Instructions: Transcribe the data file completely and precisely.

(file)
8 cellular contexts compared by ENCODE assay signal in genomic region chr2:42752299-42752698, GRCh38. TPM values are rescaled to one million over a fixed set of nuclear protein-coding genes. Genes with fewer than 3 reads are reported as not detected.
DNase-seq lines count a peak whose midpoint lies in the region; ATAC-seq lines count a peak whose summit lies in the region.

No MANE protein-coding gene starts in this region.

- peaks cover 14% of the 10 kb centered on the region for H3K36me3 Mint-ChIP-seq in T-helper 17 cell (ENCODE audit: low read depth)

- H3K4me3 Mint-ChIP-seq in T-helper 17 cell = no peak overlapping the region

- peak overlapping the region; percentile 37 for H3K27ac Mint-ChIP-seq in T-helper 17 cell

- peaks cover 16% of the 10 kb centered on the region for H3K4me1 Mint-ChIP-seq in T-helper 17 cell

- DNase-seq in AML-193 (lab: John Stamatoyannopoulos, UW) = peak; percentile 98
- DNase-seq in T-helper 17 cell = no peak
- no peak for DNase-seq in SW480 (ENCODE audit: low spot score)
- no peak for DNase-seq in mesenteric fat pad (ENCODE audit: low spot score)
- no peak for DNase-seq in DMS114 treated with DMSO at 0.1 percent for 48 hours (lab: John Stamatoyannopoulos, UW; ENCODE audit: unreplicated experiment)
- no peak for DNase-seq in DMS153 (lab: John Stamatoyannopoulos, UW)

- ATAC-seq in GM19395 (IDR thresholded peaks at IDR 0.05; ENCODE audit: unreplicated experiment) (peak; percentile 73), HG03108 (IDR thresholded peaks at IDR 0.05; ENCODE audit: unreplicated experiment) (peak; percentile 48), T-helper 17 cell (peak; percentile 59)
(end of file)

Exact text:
8 cellular contexts compared by ENCODE assay signal in genomic region chr2:42752299-42752698, GRCh38. TPM values are rescaled to one million over a fixed set of nuclear protein-coding genes. Genes with fewer than 3 reads are reported as not detected.
DNase-seq lines count a peak whose midpoint lies in the region; ATAC-seq lines count a peak whose summit lies in the region.

No MANE protein-coding gene starts in this region.

- peaks cover 14% of the 10 kb centered on the region for H3K36me3 Mint-ChIP-seq in T-helper 17 cell (ENCODE audit: low read depth)

- H3K4me3 Mint-ChIP-seq in T-helper 17 cell = no peak overlapping the region

- peak overlapping the region; percentile 37 for H3K27ac Mint-ChIP-seq in T-helper 17 cell

- peaks cover 16% of the 10 kb centered on the region for H3K4me1 Mint-ChIP-seq in T-helper 17 cell

- DNase-seq in AML-193 (lab: John Stamatoyannopoulos, UW) = peak; percentile 98
- DNase-seq in T-helper 17 cell = no peak
- no peak for DNase-seq in SW480 (ENCODE audit: low spot score)
- no peak for DNase-seq in mesenteric fat pad (ENCODE audit: low spot score)
- no peak for DNase-seq in DMS114 treated with DMSO at 0.1 percent for 48 hours (lab: John Stamatoyannopoulos, UW; ENCODE audit: unreplicated experiment)
- no peak for DNase-seq in DMS153 (lab: John Stamatoyannopoulos, UW)

- ATAC-seq in GM19395 (IDR thresholded peaks at IDR 0.05; ENCODE audit: unreplicated experiment) (peak; percentile 73), HG03108 (IDR thresholded peaks at IDR 0.05; ENCODE audit: unreplicated experiment) (peak; percentile 48), T-helper 17 cell (peak; percentile 59)